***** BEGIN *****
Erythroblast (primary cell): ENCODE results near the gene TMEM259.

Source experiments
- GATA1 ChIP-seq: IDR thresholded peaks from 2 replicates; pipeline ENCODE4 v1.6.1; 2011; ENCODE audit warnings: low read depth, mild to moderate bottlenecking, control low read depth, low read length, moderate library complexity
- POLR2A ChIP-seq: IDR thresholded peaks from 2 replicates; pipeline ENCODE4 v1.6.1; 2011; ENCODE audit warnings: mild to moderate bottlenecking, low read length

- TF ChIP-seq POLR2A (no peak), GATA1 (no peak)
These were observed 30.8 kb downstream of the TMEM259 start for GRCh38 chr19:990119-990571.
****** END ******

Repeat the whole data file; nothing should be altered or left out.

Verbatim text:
Erythroblast (primary cell): ENCODE results near the gene TMEM259.

Source experiments
- GATA1 ChIP-seq: IDR thresholded peaks from 2 replicates; pipeline ENCODE4 v1.6.1; 2011; ENCODE audit warnings: low read depth, mild to moderate bottlenecking, control low read depth, low read length, moderate library complexity
- POLR2A ChIP-seq: IDR thresholded peaks from 2 replicates; pipeline ENCODE4 v1.6.1; 2011; ENCODE audit warnings: mild to moderate bottlenecking, low read length

- TF ChIP-seq POLR2A (no peak), GATA1 (no peak)
These were observed 30.8 kb downstream of the TMEM259 start for GRCh38 chr19:990119-990571.